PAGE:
The common thread I see running through public discourse and sentiment in the U.S. (and, to a lesser extent, the developed nations of Europe) is scarcity. We aren’t rich enough. We aren’t free enough. We aren’t safe enough. Inherent in the concept of scarcity is entitlement, the idea that we should have more, but don’t. Scarcity represents a lack of things, which precludes taking them from others. The overall dynamic of such a world view is destructive: When you source what you lack from someone or somewhere else, they become poorer and when whatever you’re using runs out, you are also poor.
Traveling in poor countries hasn’t made me want to join an NGO and save the world. It hasn’t made me want to give up the freedoms and luxuries I enjoy, give them to people who don’t have them, to adopt a life of poverty so that I may understand the plight of the less fortunate without any hypocrisy. Rather, it has made me thankful, and caused me to consciously manifest an attitude of thankfulness. Thankfulness is the foundation of creativity and is the opposite of entitlement. Thankfulness is likewise the basis of abundance, rather than scarcity.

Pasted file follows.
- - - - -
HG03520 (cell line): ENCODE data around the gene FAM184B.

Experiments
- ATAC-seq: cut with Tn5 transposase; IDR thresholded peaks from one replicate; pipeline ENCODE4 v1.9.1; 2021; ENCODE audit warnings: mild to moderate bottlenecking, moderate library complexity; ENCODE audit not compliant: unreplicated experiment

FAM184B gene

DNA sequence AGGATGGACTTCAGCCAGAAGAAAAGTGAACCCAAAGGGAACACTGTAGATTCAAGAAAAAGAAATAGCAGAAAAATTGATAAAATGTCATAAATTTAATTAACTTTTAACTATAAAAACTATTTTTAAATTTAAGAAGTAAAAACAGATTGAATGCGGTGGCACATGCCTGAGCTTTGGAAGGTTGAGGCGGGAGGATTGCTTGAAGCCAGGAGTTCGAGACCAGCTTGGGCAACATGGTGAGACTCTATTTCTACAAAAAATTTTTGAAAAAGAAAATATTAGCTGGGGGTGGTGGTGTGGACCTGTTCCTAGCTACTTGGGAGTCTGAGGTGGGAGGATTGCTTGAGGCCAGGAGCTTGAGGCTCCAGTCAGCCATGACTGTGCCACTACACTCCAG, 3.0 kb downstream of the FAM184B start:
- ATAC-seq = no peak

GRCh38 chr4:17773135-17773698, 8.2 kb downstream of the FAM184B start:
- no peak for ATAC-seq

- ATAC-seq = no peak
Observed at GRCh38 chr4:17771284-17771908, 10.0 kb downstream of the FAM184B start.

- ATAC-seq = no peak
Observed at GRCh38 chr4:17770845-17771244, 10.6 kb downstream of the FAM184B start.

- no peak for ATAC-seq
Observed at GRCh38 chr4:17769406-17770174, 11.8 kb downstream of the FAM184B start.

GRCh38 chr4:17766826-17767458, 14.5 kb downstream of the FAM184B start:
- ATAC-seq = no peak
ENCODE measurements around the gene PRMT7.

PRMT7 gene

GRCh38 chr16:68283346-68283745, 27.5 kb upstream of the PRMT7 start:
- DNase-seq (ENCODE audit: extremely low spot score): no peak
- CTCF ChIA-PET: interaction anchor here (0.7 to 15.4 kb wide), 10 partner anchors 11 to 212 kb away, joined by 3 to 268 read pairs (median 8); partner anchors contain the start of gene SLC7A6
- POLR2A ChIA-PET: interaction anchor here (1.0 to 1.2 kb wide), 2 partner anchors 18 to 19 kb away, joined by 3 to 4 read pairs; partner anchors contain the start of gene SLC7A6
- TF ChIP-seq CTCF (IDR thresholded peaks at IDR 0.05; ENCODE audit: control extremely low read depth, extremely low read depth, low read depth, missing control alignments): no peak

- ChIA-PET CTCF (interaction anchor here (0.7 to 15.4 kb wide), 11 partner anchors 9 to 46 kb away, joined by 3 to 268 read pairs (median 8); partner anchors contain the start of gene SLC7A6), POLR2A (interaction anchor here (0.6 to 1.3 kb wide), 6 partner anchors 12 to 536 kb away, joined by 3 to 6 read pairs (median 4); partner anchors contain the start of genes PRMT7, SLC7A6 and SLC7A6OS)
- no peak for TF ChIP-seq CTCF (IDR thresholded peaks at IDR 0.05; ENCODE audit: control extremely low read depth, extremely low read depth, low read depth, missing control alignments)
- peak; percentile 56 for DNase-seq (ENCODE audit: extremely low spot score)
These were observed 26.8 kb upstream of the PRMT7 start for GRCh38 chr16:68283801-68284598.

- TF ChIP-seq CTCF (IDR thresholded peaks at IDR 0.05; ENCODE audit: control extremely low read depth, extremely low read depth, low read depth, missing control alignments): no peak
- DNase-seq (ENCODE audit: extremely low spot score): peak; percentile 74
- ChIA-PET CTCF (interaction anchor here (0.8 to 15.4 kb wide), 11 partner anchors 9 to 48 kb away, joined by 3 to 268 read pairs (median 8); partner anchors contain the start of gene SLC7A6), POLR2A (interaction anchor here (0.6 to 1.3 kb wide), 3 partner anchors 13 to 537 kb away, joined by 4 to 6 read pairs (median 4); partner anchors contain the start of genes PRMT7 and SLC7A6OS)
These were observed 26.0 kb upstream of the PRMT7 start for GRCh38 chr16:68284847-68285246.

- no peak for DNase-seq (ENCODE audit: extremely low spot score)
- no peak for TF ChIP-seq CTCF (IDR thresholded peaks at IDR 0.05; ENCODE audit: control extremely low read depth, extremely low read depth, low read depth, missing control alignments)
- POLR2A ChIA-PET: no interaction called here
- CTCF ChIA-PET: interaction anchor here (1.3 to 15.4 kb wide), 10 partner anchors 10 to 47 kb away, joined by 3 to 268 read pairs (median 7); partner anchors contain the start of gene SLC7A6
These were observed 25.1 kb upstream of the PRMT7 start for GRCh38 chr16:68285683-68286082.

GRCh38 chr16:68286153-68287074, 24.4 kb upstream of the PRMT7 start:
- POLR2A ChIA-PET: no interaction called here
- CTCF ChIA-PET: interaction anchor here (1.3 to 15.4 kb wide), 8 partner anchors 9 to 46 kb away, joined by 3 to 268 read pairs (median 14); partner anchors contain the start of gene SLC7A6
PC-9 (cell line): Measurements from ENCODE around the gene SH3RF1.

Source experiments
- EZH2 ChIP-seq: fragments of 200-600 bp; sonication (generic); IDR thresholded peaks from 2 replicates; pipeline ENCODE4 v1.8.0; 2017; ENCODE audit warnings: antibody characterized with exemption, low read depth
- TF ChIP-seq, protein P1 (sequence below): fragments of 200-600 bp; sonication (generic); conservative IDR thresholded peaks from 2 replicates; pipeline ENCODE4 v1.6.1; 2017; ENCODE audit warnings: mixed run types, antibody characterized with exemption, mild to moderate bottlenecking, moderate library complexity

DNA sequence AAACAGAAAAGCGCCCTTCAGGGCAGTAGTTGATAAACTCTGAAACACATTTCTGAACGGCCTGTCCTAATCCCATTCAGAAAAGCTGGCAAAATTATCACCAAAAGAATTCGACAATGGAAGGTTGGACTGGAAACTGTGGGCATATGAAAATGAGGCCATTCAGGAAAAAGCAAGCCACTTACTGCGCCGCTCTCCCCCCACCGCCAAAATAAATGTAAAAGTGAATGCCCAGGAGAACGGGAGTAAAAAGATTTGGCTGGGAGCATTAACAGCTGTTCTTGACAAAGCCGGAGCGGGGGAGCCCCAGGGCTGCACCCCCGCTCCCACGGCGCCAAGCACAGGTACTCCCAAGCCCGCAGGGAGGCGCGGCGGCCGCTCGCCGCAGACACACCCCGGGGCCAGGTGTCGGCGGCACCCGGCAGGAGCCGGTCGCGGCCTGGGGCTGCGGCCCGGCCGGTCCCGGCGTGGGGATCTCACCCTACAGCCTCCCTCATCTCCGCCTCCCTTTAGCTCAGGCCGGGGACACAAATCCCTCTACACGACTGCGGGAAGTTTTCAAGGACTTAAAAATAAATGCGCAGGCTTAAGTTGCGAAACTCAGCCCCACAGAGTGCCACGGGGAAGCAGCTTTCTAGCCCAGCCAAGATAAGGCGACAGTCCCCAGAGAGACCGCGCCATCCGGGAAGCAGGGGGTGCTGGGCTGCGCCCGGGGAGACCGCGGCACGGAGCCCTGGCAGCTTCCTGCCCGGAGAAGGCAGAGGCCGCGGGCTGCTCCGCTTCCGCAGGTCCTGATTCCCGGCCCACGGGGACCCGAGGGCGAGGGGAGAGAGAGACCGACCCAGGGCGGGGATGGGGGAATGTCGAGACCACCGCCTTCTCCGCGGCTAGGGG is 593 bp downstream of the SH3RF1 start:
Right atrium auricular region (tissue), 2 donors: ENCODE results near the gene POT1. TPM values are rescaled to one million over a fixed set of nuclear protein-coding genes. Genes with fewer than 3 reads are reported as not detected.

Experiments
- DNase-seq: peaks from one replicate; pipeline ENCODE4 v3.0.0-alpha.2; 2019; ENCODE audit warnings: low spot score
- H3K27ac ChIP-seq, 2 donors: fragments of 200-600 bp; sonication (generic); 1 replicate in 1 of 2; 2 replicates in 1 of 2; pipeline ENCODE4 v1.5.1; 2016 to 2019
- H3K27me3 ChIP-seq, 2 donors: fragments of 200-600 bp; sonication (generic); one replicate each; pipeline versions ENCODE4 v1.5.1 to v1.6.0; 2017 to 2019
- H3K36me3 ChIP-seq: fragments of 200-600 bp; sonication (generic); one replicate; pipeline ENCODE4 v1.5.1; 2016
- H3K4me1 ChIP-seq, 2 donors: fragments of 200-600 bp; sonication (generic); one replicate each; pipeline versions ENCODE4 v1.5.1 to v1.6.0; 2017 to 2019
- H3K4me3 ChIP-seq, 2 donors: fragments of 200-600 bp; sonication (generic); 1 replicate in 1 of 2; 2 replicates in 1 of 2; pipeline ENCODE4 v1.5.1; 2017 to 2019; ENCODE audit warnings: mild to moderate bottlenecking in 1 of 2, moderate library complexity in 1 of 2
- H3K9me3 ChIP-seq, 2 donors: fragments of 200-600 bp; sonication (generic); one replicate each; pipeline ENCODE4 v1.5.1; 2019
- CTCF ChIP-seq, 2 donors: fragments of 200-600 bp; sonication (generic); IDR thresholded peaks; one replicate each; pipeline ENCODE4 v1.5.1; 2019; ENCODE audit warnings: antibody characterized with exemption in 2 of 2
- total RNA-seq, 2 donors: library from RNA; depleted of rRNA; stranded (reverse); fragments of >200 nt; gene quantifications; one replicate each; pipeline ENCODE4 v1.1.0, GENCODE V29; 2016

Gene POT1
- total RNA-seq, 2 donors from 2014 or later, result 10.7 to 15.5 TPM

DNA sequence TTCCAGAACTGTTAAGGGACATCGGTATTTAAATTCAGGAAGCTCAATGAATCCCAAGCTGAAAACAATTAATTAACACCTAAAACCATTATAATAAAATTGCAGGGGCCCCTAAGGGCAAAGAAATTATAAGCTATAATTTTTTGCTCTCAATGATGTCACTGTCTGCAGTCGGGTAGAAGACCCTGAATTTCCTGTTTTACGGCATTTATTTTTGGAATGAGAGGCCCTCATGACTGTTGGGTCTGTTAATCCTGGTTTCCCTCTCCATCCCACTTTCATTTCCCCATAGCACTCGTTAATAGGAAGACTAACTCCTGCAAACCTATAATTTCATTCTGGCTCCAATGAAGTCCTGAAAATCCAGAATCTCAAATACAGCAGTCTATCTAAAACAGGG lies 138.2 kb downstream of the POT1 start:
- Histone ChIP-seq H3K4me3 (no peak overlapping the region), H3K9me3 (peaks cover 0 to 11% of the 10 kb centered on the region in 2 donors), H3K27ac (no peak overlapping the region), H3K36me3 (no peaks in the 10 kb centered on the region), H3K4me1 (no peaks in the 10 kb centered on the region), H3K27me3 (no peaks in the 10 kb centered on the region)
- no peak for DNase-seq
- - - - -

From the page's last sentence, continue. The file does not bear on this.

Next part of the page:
Becoming aware of how rich I am, how free I am and how safe I am has, thus far, resulted in me feeling richer, freer and safer than I’ve ever felt. Am I actually any richer, freer or safer for it? I don’t truly know. But I am certainly happier: I am more frequently satisfied than disappointed; I only rarely feel entitled, but often feel thankful. I don’t feel confined by boundaries that others define, but confident that they are figments of our collective imagination. I am not fearful of the increasingly bleak picture the powers that be paint of our future; I am hopeful that we can all paint over it before it’s complete.